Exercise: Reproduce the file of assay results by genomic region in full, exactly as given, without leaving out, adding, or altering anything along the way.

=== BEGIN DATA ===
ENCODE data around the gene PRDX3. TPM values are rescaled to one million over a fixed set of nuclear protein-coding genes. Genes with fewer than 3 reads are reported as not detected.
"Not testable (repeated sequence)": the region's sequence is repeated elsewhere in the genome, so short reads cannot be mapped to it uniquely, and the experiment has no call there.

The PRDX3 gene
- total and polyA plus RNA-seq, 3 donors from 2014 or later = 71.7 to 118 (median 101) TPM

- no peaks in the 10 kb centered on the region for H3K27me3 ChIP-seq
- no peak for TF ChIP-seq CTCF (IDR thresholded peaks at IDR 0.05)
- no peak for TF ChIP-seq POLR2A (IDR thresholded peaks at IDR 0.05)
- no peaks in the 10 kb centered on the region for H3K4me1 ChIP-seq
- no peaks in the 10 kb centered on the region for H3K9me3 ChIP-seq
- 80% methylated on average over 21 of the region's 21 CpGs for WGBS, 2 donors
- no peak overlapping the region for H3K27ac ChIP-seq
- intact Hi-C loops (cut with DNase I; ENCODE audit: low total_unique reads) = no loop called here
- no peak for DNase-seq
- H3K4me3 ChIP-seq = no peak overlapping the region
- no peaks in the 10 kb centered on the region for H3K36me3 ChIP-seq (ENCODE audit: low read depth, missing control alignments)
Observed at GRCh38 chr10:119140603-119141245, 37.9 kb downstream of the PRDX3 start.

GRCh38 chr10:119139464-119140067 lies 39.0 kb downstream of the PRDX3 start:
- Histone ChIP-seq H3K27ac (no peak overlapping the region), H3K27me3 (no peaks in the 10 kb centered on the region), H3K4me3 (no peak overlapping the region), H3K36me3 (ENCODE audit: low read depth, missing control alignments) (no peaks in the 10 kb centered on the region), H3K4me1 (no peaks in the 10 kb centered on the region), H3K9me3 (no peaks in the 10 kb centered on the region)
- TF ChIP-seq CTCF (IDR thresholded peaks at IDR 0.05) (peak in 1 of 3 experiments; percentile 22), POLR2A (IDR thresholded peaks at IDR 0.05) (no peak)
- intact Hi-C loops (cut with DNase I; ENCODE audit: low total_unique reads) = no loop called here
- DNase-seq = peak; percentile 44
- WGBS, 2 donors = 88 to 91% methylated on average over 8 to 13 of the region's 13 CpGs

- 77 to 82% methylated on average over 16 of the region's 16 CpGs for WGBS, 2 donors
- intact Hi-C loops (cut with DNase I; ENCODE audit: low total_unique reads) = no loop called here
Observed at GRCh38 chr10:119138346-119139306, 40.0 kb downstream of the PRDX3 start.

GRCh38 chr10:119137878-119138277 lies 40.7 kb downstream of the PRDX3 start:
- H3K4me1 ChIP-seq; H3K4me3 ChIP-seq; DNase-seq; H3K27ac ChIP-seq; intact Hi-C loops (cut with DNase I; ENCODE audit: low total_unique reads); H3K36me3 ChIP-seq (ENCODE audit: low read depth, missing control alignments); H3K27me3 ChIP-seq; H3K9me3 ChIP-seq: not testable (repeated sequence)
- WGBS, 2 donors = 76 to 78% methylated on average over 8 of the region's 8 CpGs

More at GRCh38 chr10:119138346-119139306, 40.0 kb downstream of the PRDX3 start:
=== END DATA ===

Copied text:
ENCODE data around the gene PRDX3. TPM values are rescaled to one million over a fixed set of nuclear protein-coding genes. Genes with fewer than 3 reads are reported as not detected.
"Not testable (repeated sequence)": the region's sequence is repeated elsewhere in the genome, so short reads cannot be mapped to it uniquely, and the experiment has no call there.

The PRDX3 gene
- total and polyA plus RNA-seq, 3 donors from 2014 or later = 71.7 to 118 (median 101) TPM

- no peaks in the 10 kb centered on the region for H3K27me3 ChIP-seq
- no peak for TF ChIP-seq CTCF (IDR thresholded peaks at IDR 0.05)
- no peak for TF ChIP-seq POLR2A (IDR thresholded peaks at IDR 0.05)
- no peaks in the 10 kb centered on the region for H3K4me1 ChIP-seq
- no peaks in the 10 kb centered on the region for H3K9me3 ChIP-seq
- 80% methylated on average over 21 of the region's 21 CpGs for WGBS, 2 donors
- no peak overlapping the region for H3K27ac ChIP-seq
- intact Hi-C loops (cut with DNase I; ENCODE audit: low total_unique reads) = no loop called here
- no peak for DNase-seq
- H3K4me3 ChIP-seq = no peak overlapping the region
- no peaks in the 10 kb centered on the region for H3K36me3 ChIP-seq (ENCODE audit: low read depth, missing control alignments)
Observed at GRCh38 chr10:119140603-119141245, 37.9 kb downstream of the PRDX3 start.

GRCh38 chr10:119139464-119140067 lies 39.0 kb downstream of the PRDX3 start:
- Histone ChIP-seq H3K27ac (no peak overlapping the region), H3K27me3 (no peaks in the 10 kb centered on the region), H3K4me3 (no peak overlapping the region), H3K36me3 (ENCODE audit: low read depth, missing control alignments) (no peaks in the 10 kb centered on the region), H3K4me1 (no peaks in the 10 kb centered on the region), H3K9me3 (no peaks in the 10 kb centered on the region)
- TF ChIP-seq CTCF (IDR thresholded peaks at IDR 0.05) (peak in 1 of 3 experiments; percentile 22), POLR2A (IDR thresholded peaks at IDR 0.05) (no peak)
- intact Hi-C loops (cut with DNase I; ENCODE audit: low total_unique reads) = no loop called here
- DNase-seq = peak; percentile 44
- WGBS, 2 donors = 88 to 91% methylated on average over 8 to 13 of the region's 13 CpGs

- 77 to 82% methylated on average over 16 of the region's 16 CpGs for WGBS, 2 donors
- intact Hi-C loops (cut with DNase I; ENCODE audit: low total_unique reads) = no loop called here
Observed at GRCh38 chr10:119138346-119139306, 40.0 kb downstream of the PRDX3 start.

GRCh38 chr10:119137878-119138277 lies 40.7 kb downstream of the PRDX3 start:
- H3K4me1 ChIP-seq; H3K4me3 ChIP-seq; DNase-seq; H3K27ac ChIP-seq; intact Hi-C loops (cut with DNase I; ENCODE audit: low total_unique reads); H3K36me3 ChIP-seq (ENCODE audit: low read depth, missing control alignments); H3K27me3 ChIP-seq; H3K9me3 ChIP-seq: not testable (repeated sequence)
- WGBS, 2 donors = 76 to 78% methylated on average over 8 of the region's 8 CpGs

More at GRCh38 chr10:119138346-119139306, 40.0 kb downstream of the PRDX3 start: